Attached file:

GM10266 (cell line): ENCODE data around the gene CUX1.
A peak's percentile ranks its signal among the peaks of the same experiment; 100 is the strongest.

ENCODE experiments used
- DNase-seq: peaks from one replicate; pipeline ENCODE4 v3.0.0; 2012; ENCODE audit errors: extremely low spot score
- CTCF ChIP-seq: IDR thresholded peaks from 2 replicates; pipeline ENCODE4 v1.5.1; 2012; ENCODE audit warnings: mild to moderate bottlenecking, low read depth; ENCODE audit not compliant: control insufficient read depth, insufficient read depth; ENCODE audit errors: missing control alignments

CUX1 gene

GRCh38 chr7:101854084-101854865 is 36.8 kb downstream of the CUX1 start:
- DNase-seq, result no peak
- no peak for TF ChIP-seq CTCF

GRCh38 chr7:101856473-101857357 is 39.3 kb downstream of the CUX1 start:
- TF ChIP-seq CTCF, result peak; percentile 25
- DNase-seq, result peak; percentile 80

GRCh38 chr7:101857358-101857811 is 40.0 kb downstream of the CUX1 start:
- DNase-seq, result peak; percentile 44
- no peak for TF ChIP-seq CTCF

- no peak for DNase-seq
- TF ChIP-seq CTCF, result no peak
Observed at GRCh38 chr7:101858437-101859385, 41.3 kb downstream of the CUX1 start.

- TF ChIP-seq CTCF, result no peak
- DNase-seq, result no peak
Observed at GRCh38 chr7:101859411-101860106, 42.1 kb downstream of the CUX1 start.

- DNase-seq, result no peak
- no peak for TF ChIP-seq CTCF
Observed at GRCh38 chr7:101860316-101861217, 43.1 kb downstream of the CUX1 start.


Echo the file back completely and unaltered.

GM10266 (cell line): ENCODE data around the gene CUX1.
A peak's percentile ranks its signal among the peaks of the same experiment; 100 is the strongest.

ENCODE experiments used
- DNase-seq: peaks from one replicate; pipeline ENCODE4 v3.0.0; 2012; ENCODE audit errors: extremely low spot score
- CTCF ChIP-seq: IDR thresholded peaks from 2 replicates; pipeline ENCODE4 v1.5.1; 2012; ENCODE audit warnings: mild to moderate bottlenecking, low read depth; ENCODE audit not compliant: control insufficient read depth, insufficient read depth; ENCODE audit errors: missing control alignments

CUX1 gene

GRCh38 chr7:101854084-101854865 is 36.8 kb downstream of the CUX1 start:
- DNase-seq, result no peak
- no peak for TF ChIP-seq CTCF

GRCh38 chr7:101856473-101857357 is 39.3 kb downstream of the CUX1 start:
- TF ChIP-seq CTCF, result peak; percentile 25
- DNase-seq, result peak; percentile 80

GRCh38 chr7:101857358-101857811 is 40.0 kb downstream of the CUX1 start:
- DNase-seq, result peak; percentile 44
- no peak for TF ChIP-seq CTCF

- no peak for DNase-seq
- TF ChIP-seq CTCF, result no peak
Observed at GRCh38 chr7:101858437-101859385, 41.3 kb downstream of the CUX1 start.

- TF ChIP-seq CTCF, result no peak
- DNase-seq, result no peak
Observed at GRCh38 chr7:101859411-101860106, 42.1 kb downstream of the CUX1 start.

- DNase-seq, result no peak
- no peak for TF ChIP-seq CTCF
Observed at GRCh38 chr7:101860316-101861217, 43.1 kb downstream of the CUX1 start.